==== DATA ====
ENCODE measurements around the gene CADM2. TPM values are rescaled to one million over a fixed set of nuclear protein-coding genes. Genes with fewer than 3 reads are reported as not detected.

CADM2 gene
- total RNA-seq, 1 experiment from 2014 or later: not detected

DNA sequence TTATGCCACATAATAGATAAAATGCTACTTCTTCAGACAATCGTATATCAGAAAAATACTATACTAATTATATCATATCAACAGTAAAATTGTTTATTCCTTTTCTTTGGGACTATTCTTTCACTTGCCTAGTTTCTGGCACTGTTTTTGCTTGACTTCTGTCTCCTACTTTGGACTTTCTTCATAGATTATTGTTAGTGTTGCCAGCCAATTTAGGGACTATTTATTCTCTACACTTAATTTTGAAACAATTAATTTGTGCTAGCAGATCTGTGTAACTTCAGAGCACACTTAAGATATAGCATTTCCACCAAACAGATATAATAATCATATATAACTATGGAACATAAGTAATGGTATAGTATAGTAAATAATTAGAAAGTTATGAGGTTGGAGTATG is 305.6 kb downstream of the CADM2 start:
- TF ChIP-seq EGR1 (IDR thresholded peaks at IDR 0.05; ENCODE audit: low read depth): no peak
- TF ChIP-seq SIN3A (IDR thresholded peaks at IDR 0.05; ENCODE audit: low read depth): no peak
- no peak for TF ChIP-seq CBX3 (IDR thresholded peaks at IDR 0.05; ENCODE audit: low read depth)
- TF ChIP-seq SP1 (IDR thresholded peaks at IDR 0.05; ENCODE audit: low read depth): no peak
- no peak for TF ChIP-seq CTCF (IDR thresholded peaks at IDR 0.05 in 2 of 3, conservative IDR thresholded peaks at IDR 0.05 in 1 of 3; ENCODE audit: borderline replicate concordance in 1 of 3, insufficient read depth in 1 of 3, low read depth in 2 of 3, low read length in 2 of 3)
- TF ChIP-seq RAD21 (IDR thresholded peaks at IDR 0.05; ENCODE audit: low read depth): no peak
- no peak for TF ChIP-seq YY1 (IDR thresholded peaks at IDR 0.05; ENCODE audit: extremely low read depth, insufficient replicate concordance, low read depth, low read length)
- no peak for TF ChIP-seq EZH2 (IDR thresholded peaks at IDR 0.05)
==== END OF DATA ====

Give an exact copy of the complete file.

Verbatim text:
ENCODE measurements around the gene CADM2. TPM values are rescaled to one million over a fixed set of nuclear protein-coding genes. Genes with fewer than 3 reads are reported as not detected.

CADM2 gene
- total RNA-seq, 1 experiment from 2014 or later: not detected

DNA sequence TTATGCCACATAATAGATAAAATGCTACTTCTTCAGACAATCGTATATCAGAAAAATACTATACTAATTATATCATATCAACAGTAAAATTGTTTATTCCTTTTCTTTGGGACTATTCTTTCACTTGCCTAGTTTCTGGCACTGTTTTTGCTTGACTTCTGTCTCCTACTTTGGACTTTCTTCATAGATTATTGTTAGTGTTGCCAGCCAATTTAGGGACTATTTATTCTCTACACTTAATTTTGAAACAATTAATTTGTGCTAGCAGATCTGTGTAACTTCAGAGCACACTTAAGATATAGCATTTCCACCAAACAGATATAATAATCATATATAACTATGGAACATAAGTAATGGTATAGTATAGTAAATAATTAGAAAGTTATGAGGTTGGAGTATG is 305.6 kb downstream of the CADM2 start:
- TF ChIP-seq EGR1 (IDR thresholded peaks at IDR 0.05; ENCODE audit: low read depth): no peak
- TF ChIP-seq SIN3A (IDR thresholded peaks at IDR 0.05; ENCODE audit: low read depth): no peak
- no peak for TF ChIP-seq CBX3 (IDR thresholded peaks at IDR 0.05; ENCODE audit: low read depth)
- TF ChIP-seq SP1 (IDR thresholded peaks at IDR 0.05; ENCODE audit: low read depth): no peak
- no peak for TF ChIP-seq CTCF (IDR thresholded peaks at IDR 0.05 in 2 of 3, conservative IDR thresholded peaks at IDR 0.05 in 1 of 3; ENCODE audit: borderline replicate concordance in 1 of 3, insufficient read depth in 1 of 3, low read depth in 2 of 3, low read length in 2 of 3)
- TF ChIP-seq RAD21 (IDR thresholded peaks at IDR 0.05; ENCODE audit: low read depth): no peak
- no peak for TF ChIP-seq YY1 (IDR thresholded peaks at IDR 0.05; ENCODE audit: extremely low read depth, insufficient replicate concordance, low read depth, low read length)
- no peak for TF ChIP-seq EZH2 (IDR thresholded peaks at IDR 0.05)